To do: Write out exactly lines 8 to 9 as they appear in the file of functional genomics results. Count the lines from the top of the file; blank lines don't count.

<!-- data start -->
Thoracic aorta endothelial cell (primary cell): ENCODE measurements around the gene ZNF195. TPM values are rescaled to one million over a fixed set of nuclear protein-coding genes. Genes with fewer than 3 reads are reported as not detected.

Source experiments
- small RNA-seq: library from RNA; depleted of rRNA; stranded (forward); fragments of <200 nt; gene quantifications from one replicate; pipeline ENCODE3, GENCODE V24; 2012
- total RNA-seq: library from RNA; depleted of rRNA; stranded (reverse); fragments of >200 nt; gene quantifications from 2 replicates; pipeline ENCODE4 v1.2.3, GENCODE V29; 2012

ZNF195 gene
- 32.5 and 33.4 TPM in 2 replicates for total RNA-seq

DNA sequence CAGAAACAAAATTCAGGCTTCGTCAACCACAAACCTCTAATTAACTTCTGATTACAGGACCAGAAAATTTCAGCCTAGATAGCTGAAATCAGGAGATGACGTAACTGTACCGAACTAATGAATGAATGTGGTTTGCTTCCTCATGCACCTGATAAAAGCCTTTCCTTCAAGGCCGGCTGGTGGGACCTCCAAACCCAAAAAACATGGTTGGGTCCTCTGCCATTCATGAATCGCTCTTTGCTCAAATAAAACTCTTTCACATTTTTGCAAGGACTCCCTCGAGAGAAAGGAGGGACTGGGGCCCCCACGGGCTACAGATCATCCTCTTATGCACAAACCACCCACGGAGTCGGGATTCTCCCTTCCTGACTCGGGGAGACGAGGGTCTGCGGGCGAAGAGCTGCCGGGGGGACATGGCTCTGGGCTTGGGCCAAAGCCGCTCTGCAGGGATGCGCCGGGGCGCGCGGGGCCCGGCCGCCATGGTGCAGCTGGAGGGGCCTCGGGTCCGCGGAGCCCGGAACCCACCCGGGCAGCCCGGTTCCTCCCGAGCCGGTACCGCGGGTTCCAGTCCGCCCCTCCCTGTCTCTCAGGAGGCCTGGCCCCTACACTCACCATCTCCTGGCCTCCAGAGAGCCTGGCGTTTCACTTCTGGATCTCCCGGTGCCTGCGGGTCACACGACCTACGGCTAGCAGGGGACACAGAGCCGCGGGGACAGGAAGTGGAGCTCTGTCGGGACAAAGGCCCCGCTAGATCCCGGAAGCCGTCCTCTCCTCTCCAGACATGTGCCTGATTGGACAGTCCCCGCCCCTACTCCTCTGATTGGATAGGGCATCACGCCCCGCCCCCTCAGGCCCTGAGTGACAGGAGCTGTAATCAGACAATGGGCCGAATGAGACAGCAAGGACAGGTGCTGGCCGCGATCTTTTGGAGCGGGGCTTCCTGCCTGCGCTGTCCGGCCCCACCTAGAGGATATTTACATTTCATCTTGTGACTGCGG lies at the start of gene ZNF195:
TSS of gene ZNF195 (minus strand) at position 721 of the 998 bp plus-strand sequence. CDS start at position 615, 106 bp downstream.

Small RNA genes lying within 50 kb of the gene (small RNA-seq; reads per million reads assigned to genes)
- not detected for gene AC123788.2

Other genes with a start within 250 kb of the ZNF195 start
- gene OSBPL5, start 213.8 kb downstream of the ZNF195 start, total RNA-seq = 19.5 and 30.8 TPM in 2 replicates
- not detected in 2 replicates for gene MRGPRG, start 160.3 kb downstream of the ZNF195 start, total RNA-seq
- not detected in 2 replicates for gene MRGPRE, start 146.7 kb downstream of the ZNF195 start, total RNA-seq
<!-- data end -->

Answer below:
TSS of gene ZNF195 (minus strand) at position 721 of the 998 bp plus-strand sequence. CDS start at position 615, 106 bp downstream.

Small RNA genes lying within 50 kb of the gene (small RNA-seq; reads per million reads assigned to genes)